My First Year as a Dream CoachJuly 19, 2016
Miron Construction developed the Dream Project three years ago when Tonya Dittman, the company’s pre-construction specialist, shared Matthew Kelly’s book The Dream Manager with Miron president, CEO and co-owner, David G. Voss, Jr. What started as an idea has now become a reality and something that is very personal to more than 100 Miron employees who have utilized the program.
I’m Dream Coach v2.0 and have been in the position for a year now. It’s been an honor and a privilege getting to know so many Miron employees in ways most people typically don’t get to. I cautiously use the word “intimately,” however, that is the only word that truly defines the relationship between dream client and coach. An individual meets with me to become the greatest version of him or herself. Embarking on the journey to become one’s best self takes courage—the courage to not only share thoughts and emotions with someone else, but to have them reflected back. It’s just like looking in a mirror. That mirror is a whole new version of reality and it can spur quite the range of emotions.
I’m often asked, “What does a Dream Coach do?” The Dream Coach’s role is to meet each individual where they are currently at without judgement. The coach must keep the individual’s best interest in mind and must be fully present in the conversation to hear what’s being said and, more importantly, what’s not being said. Surprisingly, the coach doesn’t provide answers or advice; instead, they create space for the individual to think, feel, and see themselves closely in the mirror I mentioned earlier. People have all the answers they need within themselves, and the coaching process simply helps draw those answers to the surface. I have lost count of how many times someone has said, “Why couldn’t I see that before? The answer has been right in front of me all along.”
Something magical happens when your head (your thoughts) and your heart (your emotions) connect. Your thoughts suddenly have a whole new meaning. A simple example of this is that big idea you’ve had for 10 years. Your head tells you, “I should take action or follow through on my idea.” But you don’t take action. Then one day you decide the time is right. That is typically when your head and your heart have come together on the idea to initiate action. In some cases it’s simply timing, and in others it just takes that long to create the space necessary for that connection to occur. Coaching quiets the noise around an individual and creates the space to see what’s right in front of them.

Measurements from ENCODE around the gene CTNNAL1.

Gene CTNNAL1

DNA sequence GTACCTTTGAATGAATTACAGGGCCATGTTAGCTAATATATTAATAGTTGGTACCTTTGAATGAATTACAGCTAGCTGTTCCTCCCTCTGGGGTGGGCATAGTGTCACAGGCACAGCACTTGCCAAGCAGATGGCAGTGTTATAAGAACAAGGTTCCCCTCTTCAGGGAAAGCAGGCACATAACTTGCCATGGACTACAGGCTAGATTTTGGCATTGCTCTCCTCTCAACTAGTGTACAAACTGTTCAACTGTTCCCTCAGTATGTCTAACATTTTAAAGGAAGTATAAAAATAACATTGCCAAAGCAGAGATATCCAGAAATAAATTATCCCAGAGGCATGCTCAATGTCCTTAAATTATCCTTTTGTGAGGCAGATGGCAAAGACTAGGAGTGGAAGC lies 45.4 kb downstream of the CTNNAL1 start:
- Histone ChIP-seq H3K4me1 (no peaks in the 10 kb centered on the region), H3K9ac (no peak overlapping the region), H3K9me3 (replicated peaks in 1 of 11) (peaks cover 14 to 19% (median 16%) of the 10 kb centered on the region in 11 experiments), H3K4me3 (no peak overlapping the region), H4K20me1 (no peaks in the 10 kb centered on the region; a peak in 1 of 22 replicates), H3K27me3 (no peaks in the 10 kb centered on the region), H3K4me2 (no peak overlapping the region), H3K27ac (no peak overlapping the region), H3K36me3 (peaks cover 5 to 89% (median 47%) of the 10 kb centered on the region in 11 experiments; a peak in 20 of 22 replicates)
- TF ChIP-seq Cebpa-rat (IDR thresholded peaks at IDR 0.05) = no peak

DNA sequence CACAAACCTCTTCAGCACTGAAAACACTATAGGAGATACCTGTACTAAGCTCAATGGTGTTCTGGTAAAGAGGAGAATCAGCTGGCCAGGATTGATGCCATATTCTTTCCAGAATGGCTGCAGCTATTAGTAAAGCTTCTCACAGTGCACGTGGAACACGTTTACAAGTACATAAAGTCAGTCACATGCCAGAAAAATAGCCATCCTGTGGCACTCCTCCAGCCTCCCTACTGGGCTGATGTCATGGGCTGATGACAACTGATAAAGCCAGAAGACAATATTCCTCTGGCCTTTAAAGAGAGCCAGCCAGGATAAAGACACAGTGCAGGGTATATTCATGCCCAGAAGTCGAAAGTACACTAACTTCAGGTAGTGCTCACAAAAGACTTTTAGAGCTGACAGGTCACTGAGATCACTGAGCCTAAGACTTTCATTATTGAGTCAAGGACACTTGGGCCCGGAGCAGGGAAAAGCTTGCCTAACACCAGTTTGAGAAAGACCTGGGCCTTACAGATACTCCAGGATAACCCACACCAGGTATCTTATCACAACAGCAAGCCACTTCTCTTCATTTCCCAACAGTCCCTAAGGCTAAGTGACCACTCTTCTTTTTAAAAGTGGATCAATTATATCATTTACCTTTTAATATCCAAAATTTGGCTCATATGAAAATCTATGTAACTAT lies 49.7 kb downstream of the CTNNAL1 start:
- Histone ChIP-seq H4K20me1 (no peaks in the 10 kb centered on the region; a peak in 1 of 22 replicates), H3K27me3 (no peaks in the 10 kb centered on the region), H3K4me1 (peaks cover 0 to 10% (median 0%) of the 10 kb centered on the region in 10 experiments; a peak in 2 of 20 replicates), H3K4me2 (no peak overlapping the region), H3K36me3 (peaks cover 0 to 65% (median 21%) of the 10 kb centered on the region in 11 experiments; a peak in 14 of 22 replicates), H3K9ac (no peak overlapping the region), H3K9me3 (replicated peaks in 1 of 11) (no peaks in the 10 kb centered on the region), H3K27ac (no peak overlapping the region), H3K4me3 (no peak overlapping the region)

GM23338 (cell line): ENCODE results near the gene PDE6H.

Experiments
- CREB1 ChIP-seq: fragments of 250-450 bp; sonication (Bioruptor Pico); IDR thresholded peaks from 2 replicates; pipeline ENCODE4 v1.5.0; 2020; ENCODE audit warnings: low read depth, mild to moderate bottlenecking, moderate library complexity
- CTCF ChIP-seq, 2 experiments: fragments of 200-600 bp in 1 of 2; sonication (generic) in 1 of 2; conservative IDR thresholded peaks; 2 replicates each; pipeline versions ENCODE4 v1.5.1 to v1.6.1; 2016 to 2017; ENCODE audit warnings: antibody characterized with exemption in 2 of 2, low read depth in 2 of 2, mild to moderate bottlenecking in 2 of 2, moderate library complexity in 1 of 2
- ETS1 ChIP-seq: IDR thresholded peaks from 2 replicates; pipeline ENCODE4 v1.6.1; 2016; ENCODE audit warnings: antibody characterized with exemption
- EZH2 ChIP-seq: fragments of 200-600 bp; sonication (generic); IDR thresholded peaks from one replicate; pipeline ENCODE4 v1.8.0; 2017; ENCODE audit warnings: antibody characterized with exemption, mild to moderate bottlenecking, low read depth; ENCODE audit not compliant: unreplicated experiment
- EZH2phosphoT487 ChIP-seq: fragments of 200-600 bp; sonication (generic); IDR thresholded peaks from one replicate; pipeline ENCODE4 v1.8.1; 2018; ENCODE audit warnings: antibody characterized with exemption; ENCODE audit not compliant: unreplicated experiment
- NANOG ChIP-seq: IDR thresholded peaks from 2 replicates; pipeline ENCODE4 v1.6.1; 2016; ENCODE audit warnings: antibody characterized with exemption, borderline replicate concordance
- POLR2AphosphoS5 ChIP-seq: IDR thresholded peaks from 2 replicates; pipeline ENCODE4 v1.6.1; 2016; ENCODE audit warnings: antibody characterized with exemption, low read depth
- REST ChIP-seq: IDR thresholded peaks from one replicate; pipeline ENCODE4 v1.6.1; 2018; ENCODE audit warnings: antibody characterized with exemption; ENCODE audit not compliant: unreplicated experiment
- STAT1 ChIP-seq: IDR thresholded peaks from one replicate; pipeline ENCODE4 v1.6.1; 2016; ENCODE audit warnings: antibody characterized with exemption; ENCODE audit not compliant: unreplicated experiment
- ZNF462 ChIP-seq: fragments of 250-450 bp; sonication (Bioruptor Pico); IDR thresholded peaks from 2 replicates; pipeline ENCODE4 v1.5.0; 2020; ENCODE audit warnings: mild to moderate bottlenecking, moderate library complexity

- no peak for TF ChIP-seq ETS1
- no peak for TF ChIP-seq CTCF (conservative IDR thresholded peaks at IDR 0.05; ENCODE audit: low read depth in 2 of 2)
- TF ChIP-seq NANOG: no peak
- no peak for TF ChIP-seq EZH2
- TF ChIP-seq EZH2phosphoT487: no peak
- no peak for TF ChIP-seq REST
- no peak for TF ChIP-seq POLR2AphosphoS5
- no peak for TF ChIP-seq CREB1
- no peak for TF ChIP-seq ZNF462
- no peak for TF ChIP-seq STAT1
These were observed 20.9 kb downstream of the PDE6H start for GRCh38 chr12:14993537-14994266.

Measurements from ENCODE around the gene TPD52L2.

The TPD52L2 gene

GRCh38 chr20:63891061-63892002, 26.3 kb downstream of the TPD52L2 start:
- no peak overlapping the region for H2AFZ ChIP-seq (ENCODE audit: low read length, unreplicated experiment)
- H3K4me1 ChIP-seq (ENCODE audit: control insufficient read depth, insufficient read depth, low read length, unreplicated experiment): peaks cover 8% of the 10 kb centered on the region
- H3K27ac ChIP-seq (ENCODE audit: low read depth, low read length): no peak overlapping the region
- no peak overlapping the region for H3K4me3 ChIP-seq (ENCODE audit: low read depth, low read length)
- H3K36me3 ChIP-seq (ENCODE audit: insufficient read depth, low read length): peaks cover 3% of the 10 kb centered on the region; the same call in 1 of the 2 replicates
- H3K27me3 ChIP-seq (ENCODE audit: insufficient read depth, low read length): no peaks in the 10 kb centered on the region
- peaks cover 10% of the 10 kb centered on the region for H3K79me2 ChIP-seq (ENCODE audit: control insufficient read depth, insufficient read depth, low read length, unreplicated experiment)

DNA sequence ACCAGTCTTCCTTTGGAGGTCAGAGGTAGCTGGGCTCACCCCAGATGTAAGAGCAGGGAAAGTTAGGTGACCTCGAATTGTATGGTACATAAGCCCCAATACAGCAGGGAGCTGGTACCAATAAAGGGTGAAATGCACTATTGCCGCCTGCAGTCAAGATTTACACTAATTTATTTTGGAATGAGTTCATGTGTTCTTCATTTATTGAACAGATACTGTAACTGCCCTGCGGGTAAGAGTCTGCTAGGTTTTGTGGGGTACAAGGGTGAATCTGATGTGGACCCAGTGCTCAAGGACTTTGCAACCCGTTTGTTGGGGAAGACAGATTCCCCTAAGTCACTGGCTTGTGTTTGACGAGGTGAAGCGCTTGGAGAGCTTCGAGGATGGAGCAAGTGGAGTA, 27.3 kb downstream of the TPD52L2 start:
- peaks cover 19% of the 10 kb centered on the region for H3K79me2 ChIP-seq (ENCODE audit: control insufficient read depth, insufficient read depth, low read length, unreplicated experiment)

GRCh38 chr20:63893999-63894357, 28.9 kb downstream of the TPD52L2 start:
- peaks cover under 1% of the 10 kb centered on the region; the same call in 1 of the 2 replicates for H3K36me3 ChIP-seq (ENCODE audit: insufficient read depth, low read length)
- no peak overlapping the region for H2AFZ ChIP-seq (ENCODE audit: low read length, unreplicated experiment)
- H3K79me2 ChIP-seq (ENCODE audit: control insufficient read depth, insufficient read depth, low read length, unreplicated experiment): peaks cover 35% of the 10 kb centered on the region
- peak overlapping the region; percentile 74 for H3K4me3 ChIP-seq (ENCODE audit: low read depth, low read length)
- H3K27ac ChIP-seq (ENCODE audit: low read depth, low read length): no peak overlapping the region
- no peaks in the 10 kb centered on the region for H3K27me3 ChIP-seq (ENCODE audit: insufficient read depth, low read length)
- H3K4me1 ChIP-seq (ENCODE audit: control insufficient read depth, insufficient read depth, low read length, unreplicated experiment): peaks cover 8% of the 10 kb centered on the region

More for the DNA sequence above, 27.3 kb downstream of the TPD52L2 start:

Many of the employees now looking to meet with me have been encouraged by a coworker who has experienced coaching and has been inspired by who they have become as a result of their hard work during the coaching process. The willingness to take a step toward becoming the best version of yourself is all that you need. Knowing exactly what your dream is isn’t even necessary to begin the journey, which is exactly what coaching is—a journey. It’s certainly not about the end destination, but rather about the growth that happens along the way.
I look forward to year two of my journey here at Miron Construction and am excited to not only continue on the path with current dream clients, but to form relationships with new ones.
Remember, “Don’t dream your life, live your dreams!”
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